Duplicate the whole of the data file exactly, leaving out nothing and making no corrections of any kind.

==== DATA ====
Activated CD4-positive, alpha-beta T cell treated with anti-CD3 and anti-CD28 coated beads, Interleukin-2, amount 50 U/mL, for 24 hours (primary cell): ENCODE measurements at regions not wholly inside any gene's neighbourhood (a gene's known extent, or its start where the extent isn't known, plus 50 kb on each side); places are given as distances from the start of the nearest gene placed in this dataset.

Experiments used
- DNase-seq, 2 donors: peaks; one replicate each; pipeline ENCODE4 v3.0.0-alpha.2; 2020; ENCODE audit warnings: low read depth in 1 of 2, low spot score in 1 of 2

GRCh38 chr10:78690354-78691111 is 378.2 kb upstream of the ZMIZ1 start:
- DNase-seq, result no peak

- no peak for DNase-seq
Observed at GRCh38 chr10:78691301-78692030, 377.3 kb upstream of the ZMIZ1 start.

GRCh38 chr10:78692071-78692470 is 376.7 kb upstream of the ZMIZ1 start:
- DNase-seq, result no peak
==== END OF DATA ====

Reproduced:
Activated CD4-positive, alpha-beta T cell treated with anti-CD3 and anti-CD28 coated beads, Interleukin-2, amount 50 U/mL, for 24 hours (primary cell): ENCODE measurements at regions not wholly inside any gene's neighbourhood (a gene's known extent, or its start where the extent isn't known, plus 50 kb on each side); places are given as distances from the start of the nearest gene placed in this dataset.

Experiments used
- DNase-seq, 2 donors: peaks; one replicate each; pipeline ENCODE4 v3.0.0-alpha.2; 2020; ENCODE audit warnings: low read depth in 1 of 2, low spot score in 1 of 2

GRCh38 chr10:78690354-78691111 is 378.2 kb upstream of the ZMIZ1 start:
- DNase-seq, result no peak

- no peak for DNase-seq
Observed at GRCh38 chr10:78691301-78692030, 377.3 kb upstream of the ZMIZ1 start.

GRCh38 chr10:78692071-78692470 is 376.7 kb upstream of the ZMIZ1 start:
- DNase-seq, result no peak